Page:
Experts are closely watching reproductive flocks of chickens and turkeys, some of which have also been infected, but not nearly to the same extent as layer hens. If more young birds are taken out of the system, that could create a shortage in the second half of the year as farmers struggle to repopulate their flocks.
Broiler chicken, the largest segment of the country's $48 billion-per-year poultry market, has been largely unaffected by this bout of bird flu. Comprising 68 percent of the overall poultry market, broilers—chickens raised for meat—were an 8.5-billion-bird business in the U.S. last year.
Industry experts say broilers have been insulated for two reasons: location, since the top producers are in the Southeast; and tight biosecurity, since the industry already had strict protective measures in place.
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But even broilers aren't immune to the effects of the flu. As cases mount, some countries have imposed bans or restrictions on poultry imports from the United States, including two of the industry's biggest trade partners, China and Mexico. That's weighing on demand for chicken, particularly the leg quarters, or dark meat, which is predominantly what's shipped overseas.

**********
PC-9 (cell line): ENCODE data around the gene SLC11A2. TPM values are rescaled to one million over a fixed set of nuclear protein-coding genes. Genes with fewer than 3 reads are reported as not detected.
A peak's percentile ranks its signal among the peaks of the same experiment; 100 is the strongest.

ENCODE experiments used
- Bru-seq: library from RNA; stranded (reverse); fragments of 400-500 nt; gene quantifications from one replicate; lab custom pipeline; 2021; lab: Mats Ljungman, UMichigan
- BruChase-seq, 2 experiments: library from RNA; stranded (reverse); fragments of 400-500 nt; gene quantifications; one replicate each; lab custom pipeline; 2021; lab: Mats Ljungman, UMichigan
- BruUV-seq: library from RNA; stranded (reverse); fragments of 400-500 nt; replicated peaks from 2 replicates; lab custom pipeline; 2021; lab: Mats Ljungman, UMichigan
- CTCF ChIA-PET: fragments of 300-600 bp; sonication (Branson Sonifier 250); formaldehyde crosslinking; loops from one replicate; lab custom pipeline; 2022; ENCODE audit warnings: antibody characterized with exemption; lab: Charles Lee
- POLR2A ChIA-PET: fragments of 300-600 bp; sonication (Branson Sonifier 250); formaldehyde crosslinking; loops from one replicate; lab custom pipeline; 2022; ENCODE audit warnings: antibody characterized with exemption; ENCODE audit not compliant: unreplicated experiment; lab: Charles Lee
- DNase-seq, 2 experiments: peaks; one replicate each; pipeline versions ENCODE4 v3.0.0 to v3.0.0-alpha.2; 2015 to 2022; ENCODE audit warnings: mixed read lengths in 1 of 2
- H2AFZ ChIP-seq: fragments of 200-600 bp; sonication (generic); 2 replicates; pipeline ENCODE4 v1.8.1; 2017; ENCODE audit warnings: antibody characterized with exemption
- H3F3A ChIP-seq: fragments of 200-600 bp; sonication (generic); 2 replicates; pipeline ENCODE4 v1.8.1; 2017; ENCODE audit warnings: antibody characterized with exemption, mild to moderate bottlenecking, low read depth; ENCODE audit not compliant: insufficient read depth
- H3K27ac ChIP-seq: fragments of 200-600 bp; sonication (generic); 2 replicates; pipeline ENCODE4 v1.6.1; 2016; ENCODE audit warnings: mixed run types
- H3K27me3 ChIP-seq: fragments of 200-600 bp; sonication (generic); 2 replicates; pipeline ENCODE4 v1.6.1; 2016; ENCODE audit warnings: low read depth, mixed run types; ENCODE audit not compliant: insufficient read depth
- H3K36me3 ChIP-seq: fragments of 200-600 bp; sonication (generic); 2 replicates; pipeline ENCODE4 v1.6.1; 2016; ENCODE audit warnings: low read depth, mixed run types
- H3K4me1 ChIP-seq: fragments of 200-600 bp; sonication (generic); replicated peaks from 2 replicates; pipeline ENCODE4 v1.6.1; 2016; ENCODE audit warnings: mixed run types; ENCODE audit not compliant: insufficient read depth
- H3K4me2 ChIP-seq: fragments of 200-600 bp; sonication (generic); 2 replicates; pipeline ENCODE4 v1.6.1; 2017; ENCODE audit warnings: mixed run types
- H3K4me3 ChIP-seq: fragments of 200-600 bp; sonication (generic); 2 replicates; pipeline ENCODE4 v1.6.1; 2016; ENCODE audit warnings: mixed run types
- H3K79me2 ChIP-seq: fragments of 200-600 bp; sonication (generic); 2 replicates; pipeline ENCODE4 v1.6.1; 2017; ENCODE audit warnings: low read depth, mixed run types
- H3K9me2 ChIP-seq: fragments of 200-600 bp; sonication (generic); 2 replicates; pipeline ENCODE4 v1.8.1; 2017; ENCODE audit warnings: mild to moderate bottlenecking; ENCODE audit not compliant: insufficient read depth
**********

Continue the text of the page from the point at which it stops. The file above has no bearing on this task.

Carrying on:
On a recent earnings call, Tyson Foods executives stressed that the chicken processor's supply has not been affected, since the broiler industry has remained largely untouched by the outbreak. Still, it's feeling the ripple effects as top export markets enact bans or restrictions due to bird flu.
"At this point, the primary impact on our business is not from bird health concerns, but rather from the loss of export markets for certain states and the resulting excess leg quarters [dark meat chicken] in the domestic market," the company said. "We've positioned ourselves well over the past several years by reducing our dependency on export leg quarters which now represent only a smaller percentage of our total portfolio."
It's something the entire food industry is watching closely–whether they've been affected yet or not. Panera Bread chief executive Ron Shaich told CNBC that the fast casual chain has not experienced issues with its turkey supply, but that "if there is a serious problem with the bird flu it could cause serious problems for all of us in the restaurant industry—and for consumers."